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Hyde brings unique perspective to bench

12/18/2013
Brandon Hyde spent nine years in the Florida Marlins system, including a year and a half as a bench coach. AP Photo/Phelan M. Ebenhack

Outside of the players on the field, the biggest turnover in the Chicago Cubs organization during Theo Epstein's tenure has occurred in the player development department.

Prior to last season, new Cubs bench coach Brandon Hyde was moved from minor league field coordinator into the front office as the team's new director of player development. Under his guidance, numerous changes were made to the minor league coaching staff and coordinators.

While it's debatable as to whether the Cubs' lack of homegrown talent over the past decade stems from a scouting or player development issue, the team clearly decided to focus on overhauling the latter department. During the 2013 season, Hyde oversaw arguably one of the most productive seasons for the Cubs farm system as multiple prospects took big steps forward, including Javier Baez, Pierce Johnson and Arismendy Alcantara.

Considering all the success he had in his role with the front office, the selection of Hyde as bench coach may seem a bit odd. It's not often that a front office member makes the leap to being the manager's right-hand man. But for the Cubs, moving Hyde to the bench to work alongside new manager Rick Renteria just made sense.

Why would the Cubs make a change in an area that has seemingly been a major issue for the organization for over a decade after finally finding a solution?

One reason is that the Cubs are very confident in Jaron Madison, who moved over from director of amateur scouting to fill the hole Hyde left. The team was also very impressed with the jobs their roving instructors did in the minors, many of whom were with the organization for the first time.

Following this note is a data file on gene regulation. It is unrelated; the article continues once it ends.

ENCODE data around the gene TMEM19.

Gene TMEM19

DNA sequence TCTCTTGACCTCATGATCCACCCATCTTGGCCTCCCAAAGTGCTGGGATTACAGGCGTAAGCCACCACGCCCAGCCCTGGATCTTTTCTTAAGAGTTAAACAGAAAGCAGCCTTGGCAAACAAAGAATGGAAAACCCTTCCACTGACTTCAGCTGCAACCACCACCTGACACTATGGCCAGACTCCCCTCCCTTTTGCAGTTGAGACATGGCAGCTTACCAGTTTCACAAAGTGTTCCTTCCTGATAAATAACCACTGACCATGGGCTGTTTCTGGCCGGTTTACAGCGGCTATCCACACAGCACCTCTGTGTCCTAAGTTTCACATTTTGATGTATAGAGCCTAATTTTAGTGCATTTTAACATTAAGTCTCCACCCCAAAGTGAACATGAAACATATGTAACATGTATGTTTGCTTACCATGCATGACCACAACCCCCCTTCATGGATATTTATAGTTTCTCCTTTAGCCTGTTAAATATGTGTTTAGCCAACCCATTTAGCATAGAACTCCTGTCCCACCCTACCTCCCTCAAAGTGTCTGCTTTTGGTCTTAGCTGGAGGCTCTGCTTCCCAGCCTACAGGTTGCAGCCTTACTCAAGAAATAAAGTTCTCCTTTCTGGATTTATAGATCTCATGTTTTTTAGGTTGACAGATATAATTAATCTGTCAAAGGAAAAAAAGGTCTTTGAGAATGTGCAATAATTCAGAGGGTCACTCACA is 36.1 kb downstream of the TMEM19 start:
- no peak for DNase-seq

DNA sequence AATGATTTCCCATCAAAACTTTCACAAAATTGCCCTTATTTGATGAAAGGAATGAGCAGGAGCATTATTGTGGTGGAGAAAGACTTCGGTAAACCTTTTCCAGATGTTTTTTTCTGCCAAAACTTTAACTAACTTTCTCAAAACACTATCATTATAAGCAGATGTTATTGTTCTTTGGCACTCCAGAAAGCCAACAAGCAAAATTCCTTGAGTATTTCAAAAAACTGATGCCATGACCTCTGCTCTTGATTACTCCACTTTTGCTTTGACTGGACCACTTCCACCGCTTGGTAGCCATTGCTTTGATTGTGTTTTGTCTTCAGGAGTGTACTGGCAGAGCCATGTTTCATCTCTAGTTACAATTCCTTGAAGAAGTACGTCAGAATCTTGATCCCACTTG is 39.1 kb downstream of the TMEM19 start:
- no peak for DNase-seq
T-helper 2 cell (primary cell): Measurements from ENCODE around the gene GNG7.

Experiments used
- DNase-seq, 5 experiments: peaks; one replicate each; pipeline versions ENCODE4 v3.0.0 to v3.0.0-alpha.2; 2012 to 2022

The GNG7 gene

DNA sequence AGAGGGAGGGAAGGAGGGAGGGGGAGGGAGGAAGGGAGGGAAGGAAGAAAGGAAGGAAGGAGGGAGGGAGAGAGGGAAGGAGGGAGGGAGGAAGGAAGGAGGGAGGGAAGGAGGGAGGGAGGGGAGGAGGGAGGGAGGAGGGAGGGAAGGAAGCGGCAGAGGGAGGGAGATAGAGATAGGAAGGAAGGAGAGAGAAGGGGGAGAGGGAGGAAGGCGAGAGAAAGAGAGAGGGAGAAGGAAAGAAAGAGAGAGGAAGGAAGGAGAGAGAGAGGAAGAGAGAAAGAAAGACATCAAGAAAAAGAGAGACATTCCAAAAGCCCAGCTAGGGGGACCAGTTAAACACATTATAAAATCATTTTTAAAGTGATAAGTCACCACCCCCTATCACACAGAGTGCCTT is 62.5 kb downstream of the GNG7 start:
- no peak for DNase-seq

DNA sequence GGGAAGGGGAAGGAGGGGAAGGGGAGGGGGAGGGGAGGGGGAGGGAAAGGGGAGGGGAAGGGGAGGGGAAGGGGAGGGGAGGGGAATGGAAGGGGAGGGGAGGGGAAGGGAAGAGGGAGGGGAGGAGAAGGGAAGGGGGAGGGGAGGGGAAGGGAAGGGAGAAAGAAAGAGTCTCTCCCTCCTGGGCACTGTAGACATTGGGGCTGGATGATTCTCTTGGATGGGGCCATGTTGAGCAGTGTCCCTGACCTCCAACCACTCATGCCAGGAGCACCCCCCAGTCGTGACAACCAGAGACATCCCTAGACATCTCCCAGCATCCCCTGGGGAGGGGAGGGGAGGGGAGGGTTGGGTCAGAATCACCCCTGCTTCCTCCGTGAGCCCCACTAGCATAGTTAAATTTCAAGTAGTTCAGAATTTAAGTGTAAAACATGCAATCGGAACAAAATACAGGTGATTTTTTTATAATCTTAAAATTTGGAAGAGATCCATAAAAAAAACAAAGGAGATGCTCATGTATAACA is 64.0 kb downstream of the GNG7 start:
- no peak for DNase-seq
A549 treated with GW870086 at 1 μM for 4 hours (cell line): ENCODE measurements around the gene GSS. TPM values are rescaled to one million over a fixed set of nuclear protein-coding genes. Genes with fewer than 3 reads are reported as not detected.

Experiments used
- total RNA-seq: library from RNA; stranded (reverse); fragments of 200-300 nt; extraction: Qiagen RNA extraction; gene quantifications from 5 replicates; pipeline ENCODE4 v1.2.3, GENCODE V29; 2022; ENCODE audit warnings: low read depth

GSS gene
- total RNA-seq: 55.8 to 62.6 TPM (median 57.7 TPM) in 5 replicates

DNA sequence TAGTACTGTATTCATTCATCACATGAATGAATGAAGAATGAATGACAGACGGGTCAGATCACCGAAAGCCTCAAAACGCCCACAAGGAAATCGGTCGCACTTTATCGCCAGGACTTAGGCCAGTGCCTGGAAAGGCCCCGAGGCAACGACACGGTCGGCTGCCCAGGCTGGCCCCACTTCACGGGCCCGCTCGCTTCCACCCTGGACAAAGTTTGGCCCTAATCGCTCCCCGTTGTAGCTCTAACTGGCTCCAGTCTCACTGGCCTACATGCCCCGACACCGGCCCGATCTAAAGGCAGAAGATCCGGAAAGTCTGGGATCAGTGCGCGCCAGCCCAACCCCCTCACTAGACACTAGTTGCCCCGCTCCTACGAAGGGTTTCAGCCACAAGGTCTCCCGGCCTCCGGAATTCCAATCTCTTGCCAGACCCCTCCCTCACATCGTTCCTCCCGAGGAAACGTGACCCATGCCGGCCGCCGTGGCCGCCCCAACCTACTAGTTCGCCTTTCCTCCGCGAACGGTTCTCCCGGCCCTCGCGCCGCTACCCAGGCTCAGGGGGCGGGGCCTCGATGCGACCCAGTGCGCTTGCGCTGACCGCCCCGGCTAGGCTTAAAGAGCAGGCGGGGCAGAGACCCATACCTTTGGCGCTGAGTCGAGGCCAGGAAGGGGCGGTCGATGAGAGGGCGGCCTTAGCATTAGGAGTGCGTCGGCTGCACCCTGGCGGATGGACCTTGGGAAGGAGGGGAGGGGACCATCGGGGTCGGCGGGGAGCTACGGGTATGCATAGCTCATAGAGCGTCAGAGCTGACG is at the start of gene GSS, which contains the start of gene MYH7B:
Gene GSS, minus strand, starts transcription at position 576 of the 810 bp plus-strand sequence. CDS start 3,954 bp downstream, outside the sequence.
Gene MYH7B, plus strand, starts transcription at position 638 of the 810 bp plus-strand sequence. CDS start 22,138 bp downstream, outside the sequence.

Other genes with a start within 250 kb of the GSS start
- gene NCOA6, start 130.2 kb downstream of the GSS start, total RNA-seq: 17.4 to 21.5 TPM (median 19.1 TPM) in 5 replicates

"I believe that we took big steps forward this year, and I think those [instructors] were a big part of it," Hyde said. "Because of their passion to teach and how they're so invested in the Cubs, they're a vital part of our player development system. It's a real strength of our organization."

While there is confidence that player development will continue to thrive under Madison's lead as it did under Hyde, ultimately, the Cubs must have believed Hyde would be a bigger asset to the organization in his new role.

"Now with a player development background, it provides an even better perspective in his role as bench coach," Epstein said when the team introduced Renteria to the media in earlier this month. "[Brandon's] someone who's extremely positive, is invested personally with every player he comes in contact with and is a difference-maker. Rick wanted to make sure he had someone who had experience, and we were also hoping to have someone on our staff from our system who had knowledge of our young players so when they come up there's a familiar face and there's a connection there. So it ended up working perfectly with Brandon."

Prior to joining the Cubs, Hyde spent nine years in the Florida Marlins system filling various roles, including four as a minor league manager and a year and a half as a bench coach at the big league level under two different managers.

This past season with his role in the Cubs front office, Hyde saw the game from a different perspective. The Cubs obviously valued the experience of seeing both sides of the game because Brad Ausmus and A.J. Hinch, both of whom have front-office experience, were reportedly considered for the managerial position before the team went with Renteria.